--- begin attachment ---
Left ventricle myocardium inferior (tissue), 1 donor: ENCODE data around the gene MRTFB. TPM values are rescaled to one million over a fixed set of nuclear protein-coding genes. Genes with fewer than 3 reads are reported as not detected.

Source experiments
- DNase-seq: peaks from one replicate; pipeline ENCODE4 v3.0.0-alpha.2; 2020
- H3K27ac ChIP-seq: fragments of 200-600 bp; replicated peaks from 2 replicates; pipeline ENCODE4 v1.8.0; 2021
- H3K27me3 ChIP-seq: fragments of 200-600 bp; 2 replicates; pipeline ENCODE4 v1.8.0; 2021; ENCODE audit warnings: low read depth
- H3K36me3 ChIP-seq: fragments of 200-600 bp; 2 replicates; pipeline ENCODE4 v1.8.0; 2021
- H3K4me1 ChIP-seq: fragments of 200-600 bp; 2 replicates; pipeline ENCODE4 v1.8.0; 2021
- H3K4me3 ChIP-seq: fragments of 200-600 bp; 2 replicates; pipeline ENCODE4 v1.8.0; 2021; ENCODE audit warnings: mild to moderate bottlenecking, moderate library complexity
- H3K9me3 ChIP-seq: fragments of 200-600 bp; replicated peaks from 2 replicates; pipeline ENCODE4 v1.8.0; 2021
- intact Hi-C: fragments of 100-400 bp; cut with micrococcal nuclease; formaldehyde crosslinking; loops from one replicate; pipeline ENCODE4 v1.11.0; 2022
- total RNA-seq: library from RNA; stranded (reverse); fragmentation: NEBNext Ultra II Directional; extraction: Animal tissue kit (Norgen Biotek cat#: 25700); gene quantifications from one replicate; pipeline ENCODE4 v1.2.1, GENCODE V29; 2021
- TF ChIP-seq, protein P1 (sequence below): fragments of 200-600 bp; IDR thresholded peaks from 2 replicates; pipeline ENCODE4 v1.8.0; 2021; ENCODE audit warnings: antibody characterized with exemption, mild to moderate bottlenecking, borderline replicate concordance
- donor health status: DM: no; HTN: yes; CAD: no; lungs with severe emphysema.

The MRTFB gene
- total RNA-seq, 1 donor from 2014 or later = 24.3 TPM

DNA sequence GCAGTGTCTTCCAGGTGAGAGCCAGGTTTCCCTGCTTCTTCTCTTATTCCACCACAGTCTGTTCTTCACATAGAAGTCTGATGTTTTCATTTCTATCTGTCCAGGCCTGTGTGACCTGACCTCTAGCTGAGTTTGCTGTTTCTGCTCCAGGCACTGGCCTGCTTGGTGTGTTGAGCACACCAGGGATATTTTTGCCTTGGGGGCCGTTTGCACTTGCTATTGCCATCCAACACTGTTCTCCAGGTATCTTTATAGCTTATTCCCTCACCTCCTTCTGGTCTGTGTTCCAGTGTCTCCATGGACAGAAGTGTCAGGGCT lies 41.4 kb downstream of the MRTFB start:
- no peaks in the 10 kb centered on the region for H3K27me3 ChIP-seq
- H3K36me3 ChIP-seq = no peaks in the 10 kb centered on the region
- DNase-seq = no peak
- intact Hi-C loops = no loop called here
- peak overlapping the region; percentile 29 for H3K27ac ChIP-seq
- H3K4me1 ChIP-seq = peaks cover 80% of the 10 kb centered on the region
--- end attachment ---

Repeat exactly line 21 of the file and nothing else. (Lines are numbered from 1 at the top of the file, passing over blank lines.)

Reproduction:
- peak overlapping the region; percentile 29 for H3K27ac ChIP-seq